Employee Wage Rights


Can an Employer Deduct Credit Card Fees from Tips?

Posted by Eric Kingsley | Sep 04, 2023 | 0 Comments

For restaurant workers and many others who work in the service industry, tips form a large part of their take-home pay. Whether you are a restaurant worker or are employed in a hotel or beauty salon, you weekly pay could depend largely on whether or not you keep customers and patrons happy. Regardless of how your customers choose to pay your tip - cash, credit card or some other method -- California tip law states that you should receive the full tip.

If you work in California and your employer withholds or deducts money from tips that were paid using a credit card, that would a violation of the law. If you are experiencing this form of wage theft, it is important that you come forward and contact an experienced Los Angeles wage and hour attorney who can help uphold your rights.

Why Businesses Take Issue with Tips by Credit Card

Owners of restaurants, bars and other restaurants often have an issue with payments by credit card because credit card processing fees eat into their profits. Some owners illegally attempt to pass these costs on to their employees by withholding money from tips that were paid by credit card. California labor laws prohibit this practice.

Even in states where it is legal to engage in this practice employers are prohibited from deducting the cost of processing the gratuity portion of the bill of their employees' tips and are also prohibited from deducting the cost of processing the entire bill from workers' tips. While the Fair Labor Standards Act allows employers to deduct the processing percentage from the tip, California law bars even that practice.

What Alternatives Do Business Owners Have?

While businesses, particularly small businesses such as restaurants, may be under a lot of pressure to keep themselves profitable, it should not be an excuse to exploit their own employees. If your employer is using the health of the business as an argument to withhold tips and offset their credit card processing costs, do not be intimidated by such excuses.

If your employer maintains that the credit card processing company's processing fees are too high and they need to deduct money from your tips, you could try pointing out that they may be overpaying for credit card processing fees. It is your employer's responsibility to shop around for a more cost-effective provider. If your employer says they cannot find someone, that is suspicious. Your employer might be reluctant to switch companies because they are getting some other financial advantage. However, that should not come at the expense of your hard-earned tips.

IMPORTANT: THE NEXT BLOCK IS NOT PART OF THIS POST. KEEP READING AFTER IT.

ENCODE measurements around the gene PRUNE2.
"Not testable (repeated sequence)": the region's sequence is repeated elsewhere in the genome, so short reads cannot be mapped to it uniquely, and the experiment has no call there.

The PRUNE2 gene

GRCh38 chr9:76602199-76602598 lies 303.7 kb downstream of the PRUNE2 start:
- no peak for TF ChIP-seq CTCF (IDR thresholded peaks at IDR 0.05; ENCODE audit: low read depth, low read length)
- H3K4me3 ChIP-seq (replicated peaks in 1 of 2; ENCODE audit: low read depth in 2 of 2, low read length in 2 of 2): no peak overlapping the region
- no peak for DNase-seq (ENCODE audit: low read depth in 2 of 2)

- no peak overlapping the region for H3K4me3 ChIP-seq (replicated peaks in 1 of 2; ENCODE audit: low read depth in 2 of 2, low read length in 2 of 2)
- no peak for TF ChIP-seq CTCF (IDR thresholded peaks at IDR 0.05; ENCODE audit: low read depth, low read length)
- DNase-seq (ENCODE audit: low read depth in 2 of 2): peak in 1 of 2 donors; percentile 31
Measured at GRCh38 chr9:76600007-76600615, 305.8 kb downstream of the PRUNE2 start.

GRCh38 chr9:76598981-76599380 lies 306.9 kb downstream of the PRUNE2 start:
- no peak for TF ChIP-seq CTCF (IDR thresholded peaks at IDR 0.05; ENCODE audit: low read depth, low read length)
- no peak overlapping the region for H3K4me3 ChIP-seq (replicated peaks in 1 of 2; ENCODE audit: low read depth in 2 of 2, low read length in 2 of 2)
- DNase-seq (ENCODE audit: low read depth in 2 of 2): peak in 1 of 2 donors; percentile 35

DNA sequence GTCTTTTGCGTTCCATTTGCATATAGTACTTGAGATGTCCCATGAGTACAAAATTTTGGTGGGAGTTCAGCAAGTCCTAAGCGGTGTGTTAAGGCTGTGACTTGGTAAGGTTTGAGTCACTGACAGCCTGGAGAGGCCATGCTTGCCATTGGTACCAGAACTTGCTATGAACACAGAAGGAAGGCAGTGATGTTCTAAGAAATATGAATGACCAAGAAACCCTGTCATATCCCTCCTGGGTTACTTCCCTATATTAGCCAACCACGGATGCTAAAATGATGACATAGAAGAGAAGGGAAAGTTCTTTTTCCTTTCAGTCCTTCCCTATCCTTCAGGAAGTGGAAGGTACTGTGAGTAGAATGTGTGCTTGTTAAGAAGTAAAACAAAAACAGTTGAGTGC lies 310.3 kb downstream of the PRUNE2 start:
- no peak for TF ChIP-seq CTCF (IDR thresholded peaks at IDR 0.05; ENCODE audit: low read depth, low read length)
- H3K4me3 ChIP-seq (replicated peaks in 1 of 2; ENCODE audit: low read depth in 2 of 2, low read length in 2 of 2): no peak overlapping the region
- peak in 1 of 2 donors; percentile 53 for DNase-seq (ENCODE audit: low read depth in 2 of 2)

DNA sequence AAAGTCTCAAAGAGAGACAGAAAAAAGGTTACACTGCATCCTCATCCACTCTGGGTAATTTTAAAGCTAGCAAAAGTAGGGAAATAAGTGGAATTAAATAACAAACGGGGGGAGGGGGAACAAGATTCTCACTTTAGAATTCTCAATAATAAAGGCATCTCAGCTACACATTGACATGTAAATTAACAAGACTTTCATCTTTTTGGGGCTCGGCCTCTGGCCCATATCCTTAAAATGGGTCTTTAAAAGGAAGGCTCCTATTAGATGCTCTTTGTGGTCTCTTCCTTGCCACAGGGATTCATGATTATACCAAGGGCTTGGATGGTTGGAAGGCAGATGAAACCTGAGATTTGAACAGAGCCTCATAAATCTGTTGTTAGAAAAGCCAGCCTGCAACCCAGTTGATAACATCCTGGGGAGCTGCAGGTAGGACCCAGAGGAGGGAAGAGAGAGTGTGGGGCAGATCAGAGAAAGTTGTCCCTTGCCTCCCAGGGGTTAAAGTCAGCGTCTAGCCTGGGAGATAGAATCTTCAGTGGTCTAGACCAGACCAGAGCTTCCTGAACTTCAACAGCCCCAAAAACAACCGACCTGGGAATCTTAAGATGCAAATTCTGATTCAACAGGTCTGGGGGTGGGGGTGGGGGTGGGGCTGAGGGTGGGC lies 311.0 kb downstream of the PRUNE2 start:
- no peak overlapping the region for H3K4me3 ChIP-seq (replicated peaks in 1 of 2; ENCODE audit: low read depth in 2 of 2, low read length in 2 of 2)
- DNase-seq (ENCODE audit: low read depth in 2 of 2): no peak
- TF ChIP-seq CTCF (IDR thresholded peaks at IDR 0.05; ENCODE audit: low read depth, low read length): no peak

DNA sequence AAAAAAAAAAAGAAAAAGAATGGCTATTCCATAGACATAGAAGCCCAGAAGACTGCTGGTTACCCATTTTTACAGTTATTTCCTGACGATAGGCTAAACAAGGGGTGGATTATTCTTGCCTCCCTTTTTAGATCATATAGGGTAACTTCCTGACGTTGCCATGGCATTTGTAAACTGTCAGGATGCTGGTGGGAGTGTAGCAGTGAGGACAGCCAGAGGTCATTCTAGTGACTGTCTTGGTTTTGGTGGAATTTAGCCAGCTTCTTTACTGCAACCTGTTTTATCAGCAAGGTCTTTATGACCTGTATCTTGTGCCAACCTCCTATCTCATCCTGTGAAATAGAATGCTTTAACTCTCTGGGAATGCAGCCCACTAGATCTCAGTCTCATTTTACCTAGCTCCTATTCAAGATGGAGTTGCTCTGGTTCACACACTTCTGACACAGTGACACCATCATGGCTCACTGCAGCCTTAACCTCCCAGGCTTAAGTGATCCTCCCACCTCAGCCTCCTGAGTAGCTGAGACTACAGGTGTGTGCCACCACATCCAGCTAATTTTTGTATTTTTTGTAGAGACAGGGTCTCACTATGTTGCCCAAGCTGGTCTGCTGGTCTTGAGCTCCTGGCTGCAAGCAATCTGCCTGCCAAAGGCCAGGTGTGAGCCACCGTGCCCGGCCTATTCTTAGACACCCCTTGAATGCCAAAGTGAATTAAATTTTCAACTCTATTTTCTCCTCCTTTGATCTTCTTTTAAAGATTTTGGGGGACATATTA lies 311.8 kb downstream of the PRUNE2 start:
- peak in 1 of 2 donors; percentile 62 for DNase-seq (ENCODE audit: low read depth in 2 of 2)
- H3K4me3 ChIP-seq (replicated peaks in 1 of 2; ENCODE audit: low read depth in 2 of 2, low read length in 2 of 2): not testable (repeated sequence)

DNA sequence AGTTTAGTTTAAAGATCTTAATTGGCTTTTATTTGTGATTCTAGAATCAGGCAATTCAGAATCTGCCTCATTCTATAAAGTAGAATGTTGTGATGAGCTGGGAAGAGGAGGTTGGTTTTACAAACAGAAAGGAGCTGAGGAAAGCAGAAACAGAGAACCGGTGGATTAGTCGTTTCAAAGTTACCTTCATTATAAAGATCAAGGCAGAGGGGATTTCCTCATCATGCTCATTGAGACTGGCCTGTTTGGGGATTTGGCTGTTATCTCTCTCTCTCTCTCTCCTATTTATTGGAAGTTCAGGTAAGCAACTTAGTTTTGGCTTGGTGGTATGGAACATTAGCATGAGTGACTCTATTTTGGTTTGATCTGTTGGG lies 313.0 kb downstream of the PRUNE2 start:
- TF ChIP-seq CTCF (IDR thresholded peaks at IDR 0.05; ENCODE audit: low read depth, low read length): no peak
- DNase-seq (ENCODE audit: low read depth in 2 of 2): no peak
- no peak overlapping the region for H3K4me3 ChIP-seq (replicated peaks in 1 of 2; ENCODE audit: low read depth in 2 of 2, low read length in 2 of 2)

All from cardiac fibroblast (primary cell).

What Actions Can You Take?

If you have tried talking and reasoning with your employer and that doesn't go anywhere, you may wish to point out California's tip laws and inform them that they are in violation of those laws. Some employers may not be aware of the state's tip laws. They may believe that they have a right to withhold your tips to offset credit card processing fees. If you have pointed out what the law states and your employer is still doubling down on the practice, it is time to look for other legal options and contact an experienced Los Angeles unpaid wage attorney.

How Can an Employment Lawyer Help?

The very thought of fighting your employer on this issue can be extremely intimidating. However, if your employer is taking your tips illegally, it is important to remember that California law is on your side. The state's labor laws also prohibit employers from retaliating against employees for bringing up tip violations or for filing complaints over tip law violations.

It would be in your interest not to try and negotiate with your employer on your own. Do not attempt to settle with them without an experienced lawyer on your side. Once your employer has shown reluctance to engage with you, it is best to let your attorney handle the matter including all types of communications and negotiations.

At Kingsley & Kingsley Lawyers, we have helped workers who have not been paid due wages stand up against their employer and seek justice and compensation for their losses. We will help you file an employment lawsuit or a class action, depending on the facts and circumstances of the case. In some cases, you may also be able to sue your employer for retaliation.

We will help analyze all aspects of your case and provide you with the guidance you need during this difficult time. Our employment firm works on a contingency fee basis, which means you will not pay us any fees unless we win compensation for you. If your employer is violating California tip laws, call us at (818) 990-8300 to find out how we can help you.

About the Author

Eric Kingsley

Eric B. Kingsley is a 2023 "Best In Law" Award winner and has litigated over 150 class actions. He is also an AV peer rated attorney and a prolific speaker at various seminars on employment law.


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